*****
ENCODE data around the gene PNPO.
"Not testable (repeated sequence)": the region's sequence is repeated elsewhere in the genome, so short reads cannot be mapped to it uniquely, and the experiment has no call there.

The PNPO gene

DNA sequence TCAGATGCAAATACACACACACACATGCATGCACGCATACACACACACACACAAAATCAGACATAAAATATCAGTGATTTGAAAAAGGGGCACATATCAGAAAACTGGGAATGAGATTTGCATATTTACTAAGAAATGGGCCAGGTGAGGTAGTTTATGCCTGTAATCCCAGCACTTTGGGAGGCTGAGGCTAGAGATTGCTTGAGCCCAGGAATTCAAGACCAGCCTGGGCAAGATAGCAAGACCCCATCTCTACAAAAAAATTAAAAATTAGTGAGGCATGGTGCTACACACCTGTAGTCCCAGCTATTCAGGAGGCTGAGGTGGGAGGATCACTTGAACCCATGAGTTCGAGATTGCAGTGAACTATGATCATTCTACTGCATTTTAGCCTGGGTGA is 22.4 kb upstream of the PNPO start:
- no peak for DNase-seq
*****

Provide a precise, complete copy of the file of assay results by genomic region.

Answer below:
ENCODE data around the gene PNPO.
"Not testable (repeated sequence)": the region's sequence is repeated elsewhere in the genome, so short reads cannot be mapped to it uniquely, and the experiment has no call there.

The PNPO gene

DNA sequence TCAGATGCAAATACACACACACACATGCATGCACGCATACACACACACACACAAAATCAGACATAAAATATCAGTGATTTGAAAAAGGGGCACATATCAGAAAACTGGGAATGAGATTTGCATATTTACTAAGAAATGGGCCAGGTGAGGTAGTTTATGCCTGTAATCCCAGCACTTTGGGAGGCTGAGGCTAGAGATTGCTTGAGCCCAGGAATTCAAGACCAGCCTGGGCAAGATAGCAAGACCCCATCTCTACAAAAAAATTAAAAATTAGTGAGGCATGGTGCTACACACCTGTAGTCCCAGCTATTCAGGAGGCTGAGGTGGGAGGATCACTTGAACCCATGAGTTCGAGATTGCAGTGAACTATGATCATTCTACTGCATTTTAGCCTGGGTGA is 22.4 kb upstream of the PNPO start:
- no peak for DNase-seq